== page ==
Last edited by the_tow_guy; 02-25-08 at 12:28 PM. Reason: Not necessary to quote entire post.
  #7  
Old 02-25-08, 09:30 AM
Member
Thread Starter
Join Date: May 2002
Location: Jackson, NJ
Posts: 406
Regarding correct oil, manufacture recommends 5W30, however, I recently bought 2 cases of 10W30. Can 10W be substituted for 5W?

From what I understand, the only difference is the 5W is thinner and will flow quicker during cold startup. Is this correct?
 
  #8  
Old 02-25-08, 10:55 AM
Member
Join Date: Mar 2006
Location: Canada
Posts: 371
Originally Posted by daronson View Post
Regarding correct oil, manufacture recommends 5W30, however, I recently bought 2 cases of 10W30. Can 10W be substituted for 5W?

From what I understand, the only difference is the 5W is thinner and will flow quicker during cold startup. Is this correct?
Double check your manual if you can use it, should be fine. I've always done it living here in Canada. The difference between the two is that the 5W30 flows better when cold, so if you live in a cold climate or operate your vehicle in a cold climate during the winter months, you should use 5W30 if it is the preferred oil for your vehicle. If you live in a sub-tropical climate and don't operate your vehicle in cold climates, then 10W30 is acceptable as long as the manufacturer specifies that it is permissible to use it.

My new 08 Mitsubishi Outlander calls for 5W20. Many newer models are calling for 5W20 now.

http://www.nordicgroup.us/oil.htm#5W30%20versus%2010W30
 
  #9  
Old 02-25-08, 12:31 PM
the_tow_guy's Avatar
Group Moderator
Join Date: Feb 2001
Location: SW Fla USA
Posts: 11,528
Good info in that link, n0.
 
  #10  
Old 02-25-08, 01:43 PM
Join Date: Mar 2005
Location: USA
Posts: 6,126
Oil Change Frequency

I have a 1999 jimmy (4.3l) that I bought in 2002 with 20,000 miles on it. It was owned by GM in Detroit, and from what I can tell, ir has always had 5W synthetic in it.

It now has 120,000 miles on it and the oil level has never dropped a bit and the engine has run flawlessly, but I did just change the plugs, wires, rotor and cap as a matter of comon sense. I usually changed the oil at about 7,500 miles, but have stretched it a bit to 10,000 on a long trip. Most miles were in town freeway (ramp is one mile away) or stop and go. It gets cold here and the garage is not heated.

FIW - the Formula 1 cars supposedly run 0W synthetic oil, but they are only required to put 2 races on a small 225# engine (800-900hp) that has a governor at set 19,000 rpm.

I think the tolerences on new engines and Formula 1 are better than when they had the old 1000 or 3000 mile recommendations with the older oils and older engine tolerences.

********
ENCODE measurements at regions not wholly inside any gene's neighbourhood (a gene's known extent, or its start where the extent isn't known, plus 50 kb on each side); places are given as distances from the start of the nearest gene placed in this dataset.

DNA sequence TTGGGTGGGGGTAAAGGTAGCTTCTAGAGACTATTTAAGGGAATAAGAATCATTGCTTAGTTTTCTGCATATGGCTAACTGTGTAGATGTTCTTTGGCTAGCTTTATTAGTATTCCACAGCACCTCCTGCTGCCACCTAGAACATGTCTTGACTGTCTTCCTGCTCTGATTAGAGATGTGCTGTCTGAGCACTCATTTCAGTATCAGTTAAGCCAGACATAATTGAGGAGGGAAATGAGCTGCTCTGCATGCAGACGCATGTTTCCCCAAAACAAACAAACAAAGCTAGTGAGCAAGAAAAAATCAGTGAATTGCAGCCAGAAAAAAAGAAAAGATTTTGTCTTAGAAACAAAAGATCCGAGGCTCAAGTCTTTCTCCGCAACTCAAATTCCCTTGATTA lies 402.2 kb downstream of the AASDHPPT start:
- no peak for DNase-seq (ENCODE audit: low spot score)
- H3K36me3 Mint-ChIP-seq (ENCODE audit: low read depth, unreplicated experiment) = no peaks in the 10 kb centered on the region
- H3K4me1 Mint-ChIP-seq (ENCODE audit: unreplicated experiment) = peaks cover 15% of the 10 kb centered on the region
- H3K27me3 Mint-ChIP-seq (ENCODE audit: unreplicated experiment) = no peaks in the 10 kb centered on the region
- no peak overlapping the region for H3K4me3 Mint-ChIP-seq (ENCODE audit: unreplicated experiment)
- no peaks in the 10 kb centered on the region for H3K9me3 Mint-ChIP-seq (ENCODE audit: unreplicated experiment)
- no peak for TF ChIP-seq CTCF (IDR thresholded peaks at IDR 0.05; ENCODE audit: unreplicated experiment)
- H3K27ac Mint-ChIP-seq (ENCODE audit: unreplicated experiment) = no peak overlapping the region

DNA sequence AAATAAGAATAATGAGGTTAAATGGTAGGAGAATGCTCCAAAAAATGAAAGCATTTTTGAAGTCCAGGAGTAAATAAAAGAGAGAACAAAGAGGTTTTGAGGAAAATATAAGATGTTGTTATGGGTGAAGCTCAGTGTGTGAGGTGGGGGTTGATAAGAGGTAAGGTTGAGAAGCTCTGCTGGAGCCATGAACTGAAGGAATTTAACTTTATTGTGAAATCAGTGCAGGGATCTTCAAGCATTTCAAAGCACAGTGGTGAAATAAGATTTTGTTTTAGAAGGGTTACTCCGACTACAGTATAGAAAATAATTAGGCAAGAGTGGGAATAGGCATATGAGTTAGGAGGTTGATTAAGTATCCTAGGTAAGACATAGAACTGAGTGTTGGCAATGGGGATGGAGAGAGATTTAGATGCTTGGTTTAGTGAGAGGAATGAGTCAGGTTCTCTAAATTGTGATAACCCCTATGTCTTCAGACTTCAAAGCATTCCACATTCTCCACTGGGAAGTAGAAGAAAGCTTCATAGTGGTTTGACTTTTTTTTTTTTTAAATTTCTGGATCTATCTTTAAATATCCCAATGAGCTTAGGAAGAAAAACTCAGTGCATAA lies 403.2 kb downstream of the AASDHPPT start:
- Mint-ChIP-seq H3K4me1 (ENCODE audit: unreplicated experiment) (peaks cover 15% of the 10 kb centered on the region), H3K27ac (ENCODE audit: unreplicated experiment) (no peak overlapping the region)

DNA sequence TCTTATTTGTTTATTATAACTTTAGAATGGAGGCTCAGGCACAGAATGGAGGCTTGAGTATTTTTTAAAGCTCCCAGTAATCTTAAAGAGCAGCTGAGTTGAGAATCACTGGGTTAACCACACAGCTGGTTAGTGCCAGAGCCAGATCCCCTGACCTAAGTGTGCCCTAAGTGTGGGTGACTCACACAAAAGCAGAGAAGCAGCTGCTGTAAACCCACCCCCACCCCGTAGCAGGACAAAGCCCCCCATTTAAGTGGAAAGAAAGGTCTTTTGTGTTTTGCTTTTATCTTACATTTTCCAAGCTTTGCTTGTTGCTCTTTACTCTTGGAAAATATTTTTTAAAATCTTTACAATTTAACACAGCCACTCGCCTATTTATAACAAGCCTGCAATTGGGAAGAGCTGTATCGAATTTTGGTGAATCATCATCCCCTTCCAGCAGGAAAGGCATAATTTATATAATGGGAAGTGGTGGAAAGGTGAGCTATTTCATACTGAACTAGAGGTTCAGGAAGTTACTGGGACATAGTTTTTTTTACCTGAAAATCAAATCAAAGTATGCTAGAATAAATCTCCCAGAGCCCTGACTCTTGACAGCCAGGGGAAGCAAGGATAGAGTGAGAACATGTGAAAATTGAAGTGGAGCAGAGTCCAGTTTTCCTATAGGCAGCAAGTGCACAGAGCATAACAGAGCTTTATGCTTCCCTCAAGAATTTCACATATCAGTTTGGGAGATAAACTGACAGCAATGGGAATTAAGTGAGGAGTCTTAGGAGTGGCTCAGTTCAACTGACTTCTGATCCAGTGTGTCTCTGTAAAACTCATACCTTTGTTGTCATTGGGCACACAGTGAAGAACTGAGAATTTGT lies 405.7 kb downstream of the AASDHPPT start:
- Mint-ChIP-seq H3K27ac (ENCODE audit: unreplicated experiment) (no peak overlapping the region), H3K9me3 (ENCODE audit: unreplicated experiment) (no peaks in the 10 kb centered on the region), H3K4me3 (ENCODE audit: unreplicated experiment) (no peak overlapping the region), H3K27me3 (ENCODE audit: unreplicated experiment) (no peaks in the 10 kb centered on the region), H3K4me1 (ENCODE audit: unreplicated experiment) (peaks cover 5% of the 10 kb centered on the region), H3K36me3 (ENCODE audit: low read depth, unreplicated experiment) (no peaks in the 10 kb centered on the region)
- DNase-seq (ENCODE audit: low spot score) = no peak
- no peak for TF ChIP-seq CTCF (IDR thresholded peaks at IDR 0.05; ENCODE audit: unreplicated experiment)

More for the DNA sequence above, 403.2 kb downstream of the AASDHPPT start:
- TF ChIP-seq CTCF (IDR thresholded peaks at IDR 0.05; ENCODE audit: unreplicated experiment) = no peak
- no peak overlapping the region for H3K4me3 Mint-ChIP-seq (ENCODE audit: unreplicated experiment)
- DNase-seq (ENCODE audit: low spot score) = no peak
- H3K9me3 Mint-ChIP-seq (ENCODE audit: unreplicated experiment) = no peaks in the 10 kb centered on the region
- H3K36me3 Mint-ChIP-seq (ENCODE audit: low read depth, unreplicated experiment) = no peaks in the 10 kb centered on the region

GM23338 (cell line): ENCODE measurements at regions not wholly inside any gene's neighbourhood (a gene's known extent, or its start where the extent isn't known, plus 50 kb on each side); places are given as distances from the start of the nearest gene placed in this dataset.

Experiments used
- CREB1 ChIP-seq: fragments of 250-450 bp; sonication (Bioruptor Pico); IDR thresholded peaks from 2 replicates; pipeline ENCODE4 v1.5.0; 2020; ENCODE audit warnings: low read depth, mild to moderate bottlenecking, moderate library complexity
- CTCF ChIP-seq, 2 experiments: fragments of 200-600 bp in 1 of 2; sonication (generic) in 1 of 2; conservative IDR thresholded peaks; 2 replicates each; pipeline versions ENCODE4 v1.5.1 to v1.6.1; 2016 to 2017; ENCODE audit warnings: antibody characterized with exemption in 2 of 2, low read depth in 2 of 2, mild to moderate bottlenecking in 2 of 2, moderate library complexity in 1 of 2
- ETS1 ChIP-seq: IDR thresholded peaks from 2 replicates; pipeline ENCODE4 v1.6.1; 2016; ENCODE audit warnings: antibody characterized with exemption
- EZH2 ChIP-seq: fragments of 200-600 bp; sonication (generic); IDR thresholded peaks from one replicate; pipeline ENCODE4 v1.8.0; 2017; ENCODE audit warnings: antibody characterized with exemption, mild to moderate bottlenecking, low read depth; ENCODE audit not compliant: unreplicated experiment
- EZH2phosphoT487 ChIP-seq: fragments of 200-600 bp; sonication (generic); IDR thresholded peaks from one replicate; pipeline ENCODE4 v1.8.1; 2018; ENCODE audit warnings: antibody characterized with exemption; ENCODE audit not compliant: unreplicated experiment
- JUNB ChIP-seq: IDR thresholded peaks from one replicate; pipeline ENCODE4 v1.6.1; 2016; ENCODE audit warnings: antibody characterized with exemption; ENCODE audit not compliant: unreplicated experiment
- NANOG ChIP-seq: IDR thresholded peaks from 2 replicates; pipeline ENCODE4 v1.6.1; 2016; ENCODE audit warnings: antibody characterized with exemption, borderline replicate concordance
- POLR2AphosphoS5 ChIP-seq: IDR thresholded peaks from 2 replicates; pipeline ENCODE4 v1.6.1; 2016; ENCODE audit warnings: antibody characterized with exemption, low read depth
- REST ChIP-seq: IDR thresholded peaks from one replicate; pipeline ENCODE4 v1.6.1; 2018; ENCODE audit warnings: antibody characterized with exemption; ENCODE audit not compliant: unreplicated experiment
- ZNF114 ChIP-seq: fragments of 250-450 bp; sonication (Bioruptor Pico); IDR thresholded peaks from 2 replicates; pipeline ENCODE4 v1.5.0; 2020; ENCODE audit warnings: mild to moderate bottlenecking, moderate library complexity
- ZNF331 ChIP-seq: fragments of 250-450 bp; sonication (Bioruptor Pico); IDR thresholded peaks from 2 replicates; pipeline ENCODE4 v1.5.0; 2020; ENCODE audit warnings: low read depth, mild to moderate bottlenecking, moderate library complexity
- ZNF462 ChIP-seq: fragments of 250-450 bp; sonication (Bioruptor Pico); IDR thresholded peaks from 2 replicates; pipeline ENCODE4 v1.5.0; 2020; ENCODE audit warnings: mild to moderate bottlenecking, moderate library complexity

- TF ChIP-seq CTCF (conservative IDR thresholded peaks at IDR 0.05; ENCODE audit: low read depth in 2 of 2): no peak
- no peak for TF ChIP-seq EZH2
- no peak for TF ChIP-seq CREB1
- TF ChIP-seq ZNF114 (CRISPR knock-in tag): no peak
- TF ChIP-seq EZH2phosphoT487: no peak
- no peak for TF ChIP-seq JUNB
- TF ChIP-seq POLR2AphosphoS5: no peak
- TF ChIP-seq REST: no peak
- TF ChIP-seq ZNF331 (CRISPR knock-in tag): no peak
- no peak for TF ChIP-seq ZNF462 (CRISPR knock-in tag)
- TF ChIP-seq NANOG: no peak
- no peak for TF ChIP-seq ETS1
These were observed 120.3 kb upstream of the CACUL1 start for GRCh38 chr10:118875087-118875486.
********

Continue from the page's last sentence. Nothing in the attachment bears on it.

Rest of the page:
#11  
Old 02-25-08, 02:08 PM
LouBazooka's Avatar
Member
Join Date: Dec 2005
Posts: 553
Drag on

Yeah another oil discussion ha ha

Sorry no , newer engines do not need an elaborate break in they're already broken in when they leave the factory, the only brake in my last two new trucks have required it is for the brake lining, which is no hard braking or towing for the first 500 miles...that's it
I've said it before here but people have to help reduce oil waste, it is not good for the environment , follow your manufacturer's recs and forget about the 3k mile rule it is for older cars not today's modern engines , change oil when computer ask you to if equipped ....
 
  #12  
Old 02-26-08, 08:36 AM
Member
Join Date: Dec 2007
Posts: 31
Perhaps most was not the proper word. I worked in the Automotive Profession for over 20 years for Honda, Hyundai, Kia, and Volkswagen. I was instructed when working for each of these manufacturers that the original oil should remain in the engine for 3,000 miles. I was instructed that additives were added to the "break in" oil that were designed to help protect the engine.

I no longer have access to the resources I used too so I can not site any specific links supporting my position. Perhaps the dealers I worked for were simply trying to avoid performing service on new cars. What I know is that I could have a very nice nest egg if I had a nickel for each time I was instructed to tell a new car owner that it was too soon to change the oil in their new car.

My 99 CRV has 170,000 miles on it. I change the oil every 5,000 miles with Pennzoil 5W30 and it is still going strong. My wife's Tahoe has 200,000 miles on it and it gets Valvoline 10W30 every 5,000 miles and is still going strong. Both of these vehicles get worked hard and operate in the harsh conditions of Nebraska. I suspect I could get another 100K from each if my 14 year old doesn't destroy them first.
 
  #13  
Old 02-26-08, 09:11 AM
LouBazooka's Avatar
Member
Join Date: Dec 2005
Posts: 553
Agree

Hey sorry Brents I didn't fully read your first post on this thread... yeah I'm totally for not changing oil too soon unlike most car enthusiasts who obsess about this...my diesel truck asks for oil changes every 7K miles and thats pulling a loaded trailer all the time , I know a guy on another forum who has a semi-tractor trailer and changes the oil every 10k miles because of the advanced filtration system on those, engine has 1,070,000 miles on it and still going strong...